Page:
“The one who was killed?”

“You remembered.”

“We’re trained to,” he said simply. “Every man, every officer. And not just to send the messages back to the women’s villages or to brothers or sons in other regiments, but so their lives and deaths are not without meaning. It is what an officer must do. We live our lives to honour those who died.”

 I wanted to point out that I wasn’t an officer, but I stopped myself. I had been one when Tice died, and Finn thought of me as such.

The dance ended and another began. Finn guided me through the first steps again, his hands warm around mine. We had just repeated the steps again when another man, one I did not know, came up behind Finn.

“Don’t keep her all to yourself. My turn, now.”

“Josan, you’re drunk,” Finn said shortly.

“No matter. She’s the only woman here. You don’t get her all night.”

“I am not dancing with you,” I said. “I don’t know you, and I don’t want to. I’m dancing with Finn.”

“More’n dancing, too, I’ll bet,” Josan said. He lunged forward, grabbing at my breasts. I took a step back. Finn took Josan by the arm.

“Leave us be.” Others had stopped dancing now to watch.

“I outrank you,” Josan growled, pulling free of Finn’s grip. He lunged at me again. Without thinking, I pivoted, ducked, and came up under his outstretched arm to punch him hard in the stomach. He doubled over. I shoved him hard. He fell and lay groaning.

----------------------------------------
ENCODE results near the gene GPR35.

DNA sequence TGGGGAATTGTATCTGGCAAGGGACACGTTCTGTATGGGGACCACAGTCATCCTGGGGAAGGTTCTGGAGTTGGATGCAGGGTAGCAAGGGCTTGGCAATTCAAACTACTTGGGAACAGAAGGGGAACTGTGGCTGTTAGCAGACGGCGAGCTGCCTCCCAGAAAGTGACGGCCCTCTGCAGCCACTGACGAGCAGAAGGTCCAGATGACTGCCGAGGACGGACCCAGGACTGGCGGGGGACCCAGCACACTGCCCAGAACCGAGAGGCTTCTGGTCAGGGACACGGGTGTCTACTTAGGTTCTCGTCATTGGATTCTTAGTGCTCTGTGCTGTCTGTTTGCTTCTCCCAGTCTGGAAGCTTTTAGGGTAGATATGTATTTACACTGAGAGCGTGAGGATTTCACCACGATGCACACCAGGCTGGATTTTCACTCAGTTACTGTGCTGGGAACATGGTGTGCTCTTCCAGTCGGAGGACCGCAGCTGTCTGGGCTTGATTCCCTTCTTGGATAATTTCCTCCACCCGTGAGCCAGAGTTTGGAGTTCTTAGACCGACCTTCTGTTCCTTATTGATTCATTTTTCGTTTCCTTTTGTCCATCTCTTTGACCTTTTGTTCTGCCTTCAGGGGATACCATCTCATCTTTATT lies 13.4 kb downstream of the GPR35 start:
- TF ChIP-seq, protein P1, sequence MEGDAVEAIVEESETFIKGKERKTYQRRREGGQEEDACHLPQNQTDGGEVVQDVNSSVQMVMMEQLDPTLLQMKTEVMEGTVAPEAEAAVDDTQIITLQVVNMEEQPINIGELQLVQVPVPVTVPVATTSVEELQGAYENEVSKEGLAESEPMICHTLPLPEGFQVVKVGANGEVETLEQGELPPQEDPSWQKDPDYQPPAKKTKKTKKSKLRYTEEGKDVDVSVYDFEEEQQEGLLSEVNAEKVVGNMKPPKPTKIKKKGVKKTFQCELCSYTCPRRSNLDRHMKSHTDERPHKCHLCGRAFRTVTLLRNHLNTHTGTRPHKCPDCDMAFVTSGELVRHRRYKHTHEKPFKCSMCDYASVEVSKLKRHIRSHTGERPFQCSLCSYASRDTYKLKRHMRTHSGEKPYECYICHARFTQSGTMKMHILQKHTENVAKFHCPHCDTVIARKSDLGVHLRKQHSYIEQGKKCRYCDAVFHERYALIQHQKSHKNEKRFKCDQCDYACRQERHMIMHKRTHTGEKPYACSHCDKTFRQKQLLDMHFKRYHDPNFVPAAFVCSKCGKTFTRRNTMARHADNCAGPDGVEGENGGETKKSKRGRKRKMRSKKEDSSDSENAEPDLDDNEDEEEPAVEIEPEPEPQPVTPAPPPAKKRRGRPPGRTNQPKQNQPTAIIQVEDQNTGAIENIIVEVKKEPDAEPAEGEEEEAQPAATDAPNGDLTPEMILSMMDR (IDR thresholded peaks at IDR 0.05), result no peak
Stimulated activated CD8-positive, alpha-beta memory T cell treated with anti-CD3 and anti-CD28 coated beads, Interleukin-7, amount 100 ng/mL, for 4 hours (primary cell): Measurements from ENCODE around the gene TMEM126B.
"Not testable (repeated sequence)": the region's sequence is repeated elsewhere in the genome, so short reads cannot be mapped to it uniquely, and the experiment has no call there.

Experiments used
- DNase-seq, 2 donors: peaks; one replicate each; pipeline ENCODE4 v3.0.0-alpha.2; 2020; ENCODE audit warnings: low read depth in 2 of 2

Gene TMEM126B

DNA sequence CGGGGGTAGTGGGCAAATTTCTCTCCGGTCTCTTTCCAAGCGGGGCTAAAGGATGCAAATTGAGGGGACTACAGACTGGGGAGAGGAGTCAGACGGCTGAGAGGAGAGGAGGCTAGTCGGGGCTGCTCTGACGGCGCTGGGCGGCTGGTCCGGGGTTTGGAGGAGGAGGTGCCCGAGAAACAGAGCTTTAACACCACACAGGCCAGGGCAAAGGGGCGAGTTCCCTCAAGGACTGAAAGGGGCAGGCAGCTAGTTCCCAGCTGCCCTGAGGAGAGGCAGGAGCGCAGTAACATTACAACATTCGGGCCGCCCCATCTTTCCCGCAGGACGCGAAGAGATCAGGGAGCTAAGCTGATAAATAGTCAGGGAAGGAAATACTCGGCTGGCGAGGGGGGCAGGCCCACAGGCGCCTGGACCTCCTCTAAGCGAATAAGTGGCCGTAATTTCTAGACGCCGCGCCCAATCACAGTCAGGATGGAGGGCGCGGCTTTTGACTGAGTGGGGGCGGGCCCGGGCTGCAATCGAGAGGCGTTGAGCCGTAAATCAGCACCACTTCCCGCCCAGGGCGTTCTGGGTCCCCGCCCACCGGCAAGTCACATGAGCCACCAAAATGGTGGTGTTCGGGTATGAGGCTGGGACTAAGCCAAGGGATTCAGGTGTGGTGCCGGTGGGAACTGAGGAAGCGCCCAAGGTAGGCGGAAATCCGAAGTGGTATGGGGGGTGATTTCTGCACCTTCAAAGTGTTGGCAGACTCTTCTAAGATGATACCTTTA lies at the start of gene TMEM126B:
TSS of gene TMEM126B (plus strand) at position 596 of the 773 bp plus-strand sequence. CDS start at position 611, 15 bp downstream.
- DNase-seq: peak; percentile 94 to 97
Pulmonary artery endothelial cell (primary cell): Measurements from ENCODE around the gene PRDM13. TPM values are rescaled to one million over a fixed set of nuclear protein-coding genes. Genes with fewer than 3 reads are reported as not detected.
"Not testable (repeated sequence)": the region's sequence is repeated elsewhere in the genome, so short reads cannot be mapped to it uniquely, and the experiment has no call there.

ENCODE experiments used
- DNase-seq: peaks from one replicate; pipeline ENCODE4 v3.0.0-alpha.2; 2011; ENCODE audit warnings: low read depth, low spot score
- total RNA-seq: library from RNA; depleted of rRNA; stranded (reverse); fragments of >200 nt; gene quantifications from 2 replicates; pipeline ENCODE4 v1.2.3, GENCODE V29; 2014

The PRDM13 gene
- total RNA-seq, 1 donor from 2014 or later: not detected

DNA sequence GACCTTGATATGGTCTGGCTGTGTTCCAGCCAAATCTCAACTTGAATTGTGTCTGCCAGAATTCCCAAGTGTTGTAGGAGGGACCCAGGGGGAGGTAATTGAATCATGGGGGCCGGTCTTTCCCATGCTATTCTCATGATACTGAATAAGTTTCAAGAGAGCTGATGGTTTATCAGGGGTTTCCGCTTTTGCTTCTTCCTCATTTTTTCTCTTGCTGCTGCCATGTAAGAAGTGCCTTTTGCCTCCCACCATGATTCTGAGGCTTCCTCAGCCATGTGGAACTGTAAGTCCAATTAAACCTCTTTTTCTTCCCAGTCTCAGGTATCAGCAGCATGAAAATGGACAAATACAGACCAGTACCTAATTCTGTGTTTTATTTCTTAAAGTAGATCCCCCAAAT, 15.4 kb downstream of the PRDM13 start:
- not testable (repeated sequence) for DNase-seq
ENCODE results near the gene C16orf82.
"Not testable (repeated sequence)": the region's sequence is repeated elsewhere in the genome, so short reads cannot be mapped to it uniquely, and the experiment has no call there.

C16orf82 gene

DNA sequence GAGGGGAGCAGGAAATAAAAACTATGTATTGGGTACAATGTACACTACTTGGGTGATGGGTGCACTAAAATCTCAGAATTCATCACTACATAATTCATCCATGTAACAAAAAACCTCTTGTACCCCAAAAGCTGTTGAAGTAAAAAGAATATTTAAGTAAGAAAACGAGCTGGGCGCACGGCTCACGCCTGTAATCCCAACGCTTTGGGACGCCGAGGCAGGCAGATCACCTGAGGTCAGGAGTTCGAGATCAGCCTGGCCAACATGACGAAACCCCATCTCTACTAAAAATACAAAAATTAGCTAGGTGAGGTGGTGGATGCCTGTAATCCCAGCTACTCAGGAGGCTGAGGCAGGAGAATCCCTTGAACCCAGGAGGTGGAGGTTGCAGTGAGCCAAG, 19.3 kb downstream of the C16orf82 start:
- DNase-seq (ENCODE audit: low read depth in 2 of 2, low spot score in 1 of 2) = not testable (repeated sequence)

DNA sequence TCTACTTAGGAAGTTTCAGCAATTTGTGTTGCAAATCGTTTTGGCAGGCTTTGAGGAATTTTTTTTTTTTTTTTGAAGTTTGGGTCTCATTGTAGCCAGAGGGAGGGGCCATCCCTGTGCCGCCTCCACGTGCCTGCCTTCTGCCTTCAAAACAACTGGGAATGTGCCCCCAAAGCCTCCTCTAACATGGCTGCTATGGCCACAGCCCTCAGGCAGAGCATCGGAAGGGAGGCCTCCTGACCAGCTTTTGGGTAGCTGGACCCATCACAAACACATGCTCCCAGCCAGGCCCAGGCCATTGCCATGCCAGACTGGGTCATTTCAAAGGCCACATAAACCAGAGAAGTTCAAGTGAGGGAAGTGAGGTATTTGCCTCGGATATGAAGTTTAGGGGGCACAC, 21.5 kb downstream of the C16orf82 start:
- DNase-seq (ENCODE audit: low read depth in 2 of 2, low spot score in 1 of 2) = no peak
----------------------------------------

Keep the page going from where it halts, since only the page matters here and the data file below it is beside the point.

A round of applause made me look up. “Well done!” Galdor called. I stood panting a minute. Josan moaned again, pushing himself up. Suddenly he vomited, to the groans of the men nearest.

“Come,” Finn said, pulling me away, back to the tables. He found me wine, and I sat on the bench.

“I think,” Finn said, looking at me with respect, “Josan is lucky you did not have a knife.”

I took a mouthful of the wine. “He is lucky. I didn’t even stop to think.”

Finn nodded. “He isn’t a bad officer except when he’s been drinking, and then, well, you saw what he’s like. Are you all right?”

I nodded. “I am. But, Finn, do others think that you and I—?”

He shrugged. “I doubt it.” He hesitated. “I’m not a man for women, Lena, and most here know that. Even Josan knows that when he’s sober enough to think.”

“Oh,” I said. “I didn’t realize—”

“Why would you?” The music had started again, but this time without the elbow pipes, just the drum and stringed instruments. Someone began to sing. “Shall we join the singing? It’s good fun.”

“Yes,” I said, “let’s.”

The commons still rang with song—somewhat off-key—when I excused myself and left. The watch had changed an hour ago. The newly off-duty junior officers had appeared at the commons, wanting food and drink, determined to make up for the four hours they had missed. We had all eaten again and joined them in more toasts. I was beyond satiated, and more than somewhat drunk. At my tent, I stripped off my outer clothes, falling onto my camp bed, my head spinning. I heard a voice coming from the camp, young and true, raised in solo song:

The swallows gather, summer passes,

The grapes hang dark and sweet;

Heavy are the vines

Heavy is my heart

Endless is the road beneath my feet.